Our data do not support these Protease Inhibitor Library observations of a threshold effect of bioE2 on cortical bone. The current view is that testosterone acts on bone primarily via aromatisation to estrogens. There is some evidence, at least in rats, that T may increase periosteal
apposition (and thereby increase total area), and certainly in adolescents T increases periosteal growth. Szulc et al. using data from DXA, suggested an increase in periosteal apposition with age though not via an action of T [15, 31]. In contrast, Khosla et al. found an inverse association in men with higher levels of T linked with reduced bone area . Our results (both centres) showed no significant change in bone area with increasing testosterone at the 50% site though there was a positive association at the 4% site among the older NVP-BGJ398 Leuven men. One of the intriguing findings was the differences in the absolute pQCT parameters between the two centres and the relationships with sex steroids. Subjects in both centres were recruited using the same methods and were from a similar socioeconomic background. Removing subjects (n = 18) who were taking medications
known to influence sex steroid levels did not change the results. Further adjustment for smoking and physical activity had no effect on these relationships. The lower total BMD and larger bone area in Leuven at the 4% site may in part be related to the slightly different and more distal slice location used at the two centres. It is unlikely, however, that this difference in protocol explains centre differences at the 50% site due to the more homogenous structure of the radius at this anatomical site. It is therefore likely that other explanations, including genetic and environmental factors, play a role in these Manchester–Leuven skeletal and hormone differences. Genetic factors are known to influence both bone mass and structure at the radius. Data from family and twin studies suggest that genetic factors explain about 50% of the variation in the radius total and trabecular vBMD, and up to 40% of cortical vBMD [32, 33]. In addition, a large proportion of the variation in geometric parameters such Vildagliptin as radius cross-sectional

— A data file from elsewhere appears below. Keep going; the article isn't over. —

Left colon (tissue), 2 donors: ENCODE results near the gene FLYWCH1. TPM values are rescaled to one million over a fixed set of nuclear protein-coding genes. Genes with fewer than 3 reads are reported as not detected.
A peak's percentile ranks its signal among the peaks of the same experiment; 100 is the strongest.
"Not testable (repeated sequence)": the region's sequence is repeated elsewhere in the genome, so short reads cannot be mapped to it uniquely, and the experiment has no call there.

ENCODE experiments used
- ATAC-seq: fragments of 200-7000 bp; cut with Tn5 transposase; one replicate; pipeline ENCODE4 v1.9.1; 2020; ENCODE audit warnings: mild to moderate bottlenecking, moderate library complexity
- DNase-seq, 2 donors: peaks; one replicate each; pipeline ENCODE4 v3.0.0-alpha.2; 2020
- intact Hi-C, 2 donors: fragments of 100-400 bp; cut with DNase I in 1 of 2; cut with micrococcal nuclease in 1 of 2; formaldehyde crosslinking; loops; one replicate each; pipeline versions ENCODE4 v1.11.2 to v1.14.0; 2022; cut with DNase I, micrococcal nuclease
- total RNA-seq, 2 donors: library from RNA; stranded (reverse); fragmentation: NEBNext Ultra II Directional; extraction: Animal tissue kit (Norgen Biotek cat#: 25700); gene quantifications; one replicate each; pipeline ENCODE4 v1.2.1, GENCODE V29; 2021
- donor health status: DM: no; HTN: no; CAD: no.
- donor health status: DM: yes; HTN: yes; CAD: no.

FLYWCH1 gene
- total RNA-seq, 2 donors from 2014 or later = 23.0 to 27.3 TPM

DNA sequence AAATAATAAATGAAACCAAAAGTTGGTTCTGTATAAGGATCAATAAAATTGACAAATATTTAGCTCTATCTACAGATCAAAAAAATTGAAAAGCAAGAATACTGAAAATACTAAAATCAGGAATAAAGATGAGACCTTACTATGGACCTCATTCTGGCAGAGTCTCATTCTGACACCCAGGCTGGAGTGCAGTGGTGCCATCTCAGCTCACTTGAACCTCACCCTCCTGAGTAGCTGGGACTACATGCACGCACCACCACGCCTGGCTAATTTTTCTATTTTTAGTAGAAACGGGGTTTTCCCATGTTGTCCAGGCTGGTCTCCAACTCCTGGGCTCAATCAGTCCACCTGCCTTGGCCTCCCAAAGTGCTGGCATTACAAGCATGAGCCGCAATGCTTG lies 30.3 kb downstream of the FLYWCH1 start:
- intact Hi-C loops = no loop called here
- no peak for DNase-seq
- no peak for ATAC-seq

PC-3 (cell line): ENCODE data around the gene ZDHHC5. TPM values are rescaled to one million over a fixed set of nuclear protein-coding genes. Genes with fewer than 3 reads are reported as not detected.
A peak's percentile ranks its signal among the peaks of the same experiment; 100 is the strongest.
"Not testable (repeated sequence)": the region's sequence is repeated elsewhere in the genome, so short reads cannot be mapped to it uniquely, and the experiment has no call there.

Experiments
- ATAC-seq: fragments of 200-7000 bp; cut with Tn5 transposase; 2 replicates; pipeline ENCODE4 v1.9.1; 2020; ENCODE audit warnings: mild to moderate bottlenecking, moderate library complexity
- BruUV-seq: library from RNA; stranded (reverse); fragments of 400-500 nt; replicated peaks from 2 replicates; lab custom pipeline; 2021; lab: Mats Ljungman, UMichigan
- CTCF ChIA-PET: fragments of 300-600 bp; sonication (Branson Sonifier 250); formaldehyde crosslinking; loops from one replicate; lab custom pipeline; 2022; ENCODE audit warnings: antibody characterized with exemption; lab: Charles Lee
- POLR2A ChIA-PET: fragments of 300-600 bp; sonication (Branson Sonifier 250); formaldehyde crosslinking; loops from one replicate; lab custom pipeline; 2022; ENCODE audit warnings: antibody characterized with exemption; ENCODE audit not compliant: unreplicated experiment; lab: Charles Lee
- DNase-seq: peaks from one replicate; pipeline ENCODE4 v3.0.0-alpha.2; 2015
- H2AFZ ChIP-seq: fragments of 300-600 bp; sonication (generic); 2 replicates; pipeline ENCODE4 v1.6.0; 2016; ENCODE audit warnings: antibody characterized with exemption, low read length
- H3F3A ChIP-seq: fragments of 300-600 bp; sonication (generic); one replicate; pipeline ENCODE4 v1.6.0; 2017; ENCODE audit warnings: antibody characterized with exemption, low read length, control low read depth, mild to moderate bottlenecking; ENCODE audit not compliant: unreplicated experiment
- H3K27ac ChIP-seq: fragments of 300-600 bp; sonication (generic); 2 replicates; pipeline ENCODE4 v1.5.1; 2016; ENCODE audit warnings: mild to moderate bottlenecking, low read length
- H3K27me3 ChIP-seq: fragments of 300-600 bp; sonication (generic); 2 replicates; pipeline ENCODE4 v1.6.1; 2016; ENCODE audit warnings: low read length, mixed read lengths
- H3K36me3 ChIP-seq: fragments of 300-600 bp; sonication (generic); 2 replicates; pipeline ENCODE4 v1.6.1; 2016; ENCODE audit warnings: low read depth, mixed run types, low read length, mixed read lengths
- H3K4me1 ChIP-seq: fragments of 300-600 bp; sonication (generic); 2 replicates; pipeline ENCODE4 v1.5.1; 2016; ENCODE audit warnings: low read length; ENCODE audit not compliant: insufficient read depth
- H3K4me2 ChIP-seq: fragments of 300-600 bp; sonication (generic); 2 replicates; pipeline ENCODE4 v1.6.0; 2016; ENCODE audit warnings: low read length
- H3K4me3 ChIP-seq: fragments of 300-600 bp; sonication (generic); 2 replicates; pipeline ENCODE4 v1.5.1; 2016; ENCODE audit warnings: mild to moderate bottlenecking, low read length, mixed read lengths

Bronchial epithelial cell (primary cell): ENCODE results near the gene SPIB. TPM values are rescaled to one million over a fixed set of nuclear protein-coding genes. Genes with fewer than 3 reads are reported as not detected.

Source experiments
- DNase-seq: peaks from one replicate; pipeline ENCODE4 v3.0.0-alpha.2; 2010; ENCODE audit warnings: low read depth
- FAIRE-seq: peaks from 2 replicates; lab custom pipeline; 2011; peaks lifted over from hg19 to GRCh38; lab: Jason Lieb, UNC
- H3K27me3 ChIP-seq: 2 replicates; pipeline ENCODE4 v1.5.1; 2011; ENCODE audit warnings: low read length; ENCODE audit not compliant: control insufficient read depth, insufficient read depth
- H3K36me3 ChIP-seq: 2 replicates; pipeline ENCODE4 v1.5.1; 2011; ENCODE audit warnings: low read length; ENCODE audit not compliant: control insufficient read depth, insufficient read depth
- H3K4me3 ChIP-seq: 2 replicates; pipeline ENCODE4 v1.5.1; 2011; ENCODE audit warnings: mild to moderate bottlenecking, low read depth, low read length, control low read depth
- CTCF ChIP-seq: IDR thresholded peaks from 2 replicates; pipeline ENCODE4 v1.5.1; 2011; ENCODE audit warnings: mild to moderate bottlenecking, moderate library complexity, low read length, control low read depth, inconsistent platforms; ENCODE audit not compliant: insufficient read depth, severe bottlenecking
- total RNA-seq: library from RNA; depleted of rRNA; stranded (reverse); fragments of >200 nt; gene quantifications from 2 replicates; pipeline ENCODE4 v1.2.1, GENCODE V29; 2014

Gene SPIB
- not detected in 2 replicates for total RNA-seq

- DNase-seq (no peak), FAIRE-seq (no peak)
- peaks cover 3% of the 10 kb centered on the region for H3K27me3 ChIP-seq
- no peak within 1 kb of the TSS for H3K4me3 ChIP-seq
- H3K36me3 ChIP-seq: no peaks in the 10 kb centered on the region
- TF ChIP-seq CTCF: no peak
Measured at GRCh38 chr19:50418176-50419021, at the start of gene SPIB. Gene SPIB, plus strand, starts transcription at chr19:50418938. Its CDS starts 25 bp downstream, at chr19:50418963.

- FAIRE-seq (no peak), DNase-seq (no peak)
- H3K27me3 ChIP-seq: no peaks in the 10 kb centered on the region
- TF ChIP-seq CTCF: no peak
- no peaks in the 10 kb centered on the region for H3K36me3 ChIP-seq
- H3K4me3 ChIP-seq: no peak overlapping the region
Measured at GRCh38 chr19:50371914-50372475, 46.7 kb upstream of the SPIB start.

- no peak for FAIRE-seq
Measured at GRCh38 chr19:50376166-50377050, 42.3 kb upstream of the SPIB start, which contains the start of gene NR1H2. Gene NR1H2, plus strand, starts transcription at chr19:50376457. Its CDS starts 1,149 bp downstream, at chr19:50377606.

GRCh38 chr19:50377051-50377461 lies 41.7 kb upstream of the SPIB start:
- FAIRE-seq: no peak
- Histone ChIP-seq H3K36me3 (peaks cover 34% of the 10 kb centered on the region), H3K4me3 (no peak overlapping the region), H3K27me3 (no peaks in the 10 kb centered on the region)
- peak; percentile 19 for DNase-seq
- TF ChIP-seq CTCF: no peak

area (27%) and cortical thickness (51%) are also attributable to genetic factors . Variations in other skeletal parameters across Europe have previously been reported ; however, to the best of our knowledge, there are no data concerning pQCT parameters. We cannot explain the variation in findings in relation to the associations between bone parameters and sex hormones, other than the slight difference in protocol using pQCT which we feel would be unlikely to explain the variation. The similarity in rate of change with age for the skeletal parameters in both centres provides some construct validity to these measures. The strength of our study was that it was population based and used pQCT measurements to obtain information not only on bone density but also bone morphology.